The ICAEW has been slated for the inconsistency of its disciplinary process.
Keith Train, MD of top 30 firm the DTE Group, said the institute was
hammering firms for ‘technical offences’ while allowing members guilty of
serious crimes to retain membership and face small financial penalties.
Several major firms have recently received fines over audits. Last week,
Horwath Clark Whitehill received a £2,500 fine for improper procedures in
carrying out a share valuation for a client.
Bentley Jennison also received a fine last month for not qualifying an audit
over valuations of goodwill, tangible fixed assets and a directors’ loan
account, while Deloitte and KPMG both agreed to fines early this year for a
property valuation issue and an understatement of amounts owed to trade
Train highlighted two other recent disciplinaries, where one member had
killed someone while drink driving, and another convicted of a child porn
offence: both retained their memberships and were fined less than £1,000.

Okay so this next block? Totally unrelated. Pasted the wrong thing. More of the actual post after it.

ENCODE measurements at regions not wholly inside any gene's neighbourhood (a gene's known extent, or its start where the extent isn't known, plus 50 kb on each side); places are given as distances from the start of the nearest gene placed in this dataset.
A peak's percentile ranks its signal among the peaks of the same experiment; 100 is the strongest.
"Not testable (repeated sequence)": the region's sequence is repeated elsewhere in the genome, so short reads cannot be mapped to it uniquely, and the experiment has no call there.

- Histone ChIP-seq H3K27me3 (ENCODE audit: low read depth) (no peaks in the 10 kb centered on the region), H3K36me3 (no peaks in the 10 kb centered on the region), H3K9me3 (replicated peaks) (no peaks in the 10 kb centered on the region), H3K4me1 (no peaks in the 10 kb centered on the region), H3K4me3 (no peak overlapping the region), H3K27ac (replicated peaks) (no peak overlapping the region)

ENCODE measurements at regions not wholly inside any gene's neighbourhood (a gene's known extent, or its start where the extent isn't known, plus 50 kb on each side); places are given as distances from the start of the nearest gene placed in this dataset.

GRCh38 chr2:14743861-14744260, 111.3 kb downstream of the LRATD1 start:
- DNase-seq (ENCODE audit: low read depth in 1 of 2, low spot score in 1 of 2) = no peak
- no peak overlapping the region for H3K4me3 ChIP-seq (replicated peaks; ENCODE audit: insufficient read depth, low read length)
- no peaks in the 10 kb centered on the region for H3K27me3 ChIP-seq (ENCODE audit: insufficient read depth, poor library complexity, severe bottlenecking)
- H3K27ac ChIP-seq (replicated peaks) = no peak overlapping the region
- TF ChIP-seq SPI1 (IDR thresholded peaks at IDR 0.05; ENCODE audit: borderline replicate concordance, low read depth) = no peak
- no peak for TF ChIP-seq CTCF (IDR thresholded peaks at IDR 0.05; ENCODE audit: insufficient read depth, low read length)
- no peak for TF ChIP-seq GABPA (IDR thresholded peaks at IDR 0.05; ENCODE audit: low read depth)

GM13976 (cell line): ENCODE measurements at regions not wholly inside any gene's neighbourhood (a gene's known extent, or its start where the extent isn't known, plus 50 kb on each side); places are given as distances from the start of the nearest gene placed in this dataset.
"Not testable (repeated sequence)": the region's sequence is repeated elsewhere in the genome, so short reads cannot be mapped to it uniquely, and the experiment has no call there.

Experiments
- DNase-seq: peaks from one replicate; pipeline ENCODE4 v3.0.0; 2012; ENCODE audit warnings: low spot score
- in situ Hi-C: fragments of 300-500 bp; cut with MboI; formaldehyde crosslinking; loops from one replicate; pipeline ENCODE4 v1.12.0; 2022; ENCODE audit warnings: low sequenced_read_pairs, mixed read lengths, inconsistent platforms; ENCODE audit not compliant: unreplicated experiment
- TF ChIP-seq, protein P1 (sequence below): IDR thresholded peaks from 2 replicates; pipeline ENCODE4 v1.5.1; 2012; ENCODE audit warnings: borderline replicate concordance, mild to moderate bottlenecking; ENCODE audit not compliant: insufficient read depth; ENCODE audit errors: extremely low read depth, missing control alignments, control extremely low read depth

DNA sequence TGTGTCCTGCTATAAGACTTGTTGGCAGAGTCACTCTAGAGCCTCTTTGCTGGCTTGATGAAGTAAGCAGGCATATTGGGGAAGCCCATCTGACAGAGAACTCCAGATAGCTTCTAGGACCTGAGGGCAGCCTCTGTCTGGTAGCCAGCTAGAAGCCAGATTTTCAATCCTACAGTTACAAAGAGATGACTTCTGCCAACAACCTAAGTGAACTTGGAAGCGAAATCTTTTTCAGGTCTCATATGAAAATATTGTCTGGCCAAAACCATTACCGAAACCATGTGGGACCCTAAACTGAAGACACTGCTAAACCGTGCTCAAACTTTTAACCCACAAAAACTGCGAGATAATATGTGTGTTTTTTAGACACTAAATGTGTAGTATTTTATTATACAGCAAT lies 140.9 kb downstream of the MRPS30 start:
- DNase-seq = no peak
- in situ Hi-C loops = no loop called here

‘Most of these firms have simply failed in their efforts to cope with a
myriad of rules and regulations and have been hammered for their mistakes,’ said
‘While I appreciate that the two members [found guilty in the courts] will
have been punished by English law, the disparity in the fines send out confusing
signals and underline a lunacy in the disciplinary committee’s policy on
Train added that the fines were ‘out of proportion’.
The ICAEW vigorously defended the actions taken by its committees.
Vernon Soare, ICAEW executive director, professional standards directorate,
said its conduct committees made their decisions independently of the institute,
and carefully considered a wide range of circumstances related to each case.
‘There are no tariffs,’ said Soare.
‘These were complex cases. They have already gone through the legal system.
We do have a responsibility for the conduct of our members – and how it will
reflect their standings as an accountant. ‘The committee will take on board all
relevant facts. We issue a brief synopsis of the case [to the public],’ Soare
He said that where there was a prima facie minor case against a member, the
institute would often issue unpublicised cautions.
One-third of people sitting on the conduct committees were from outside the
profession, and they also chaired them.
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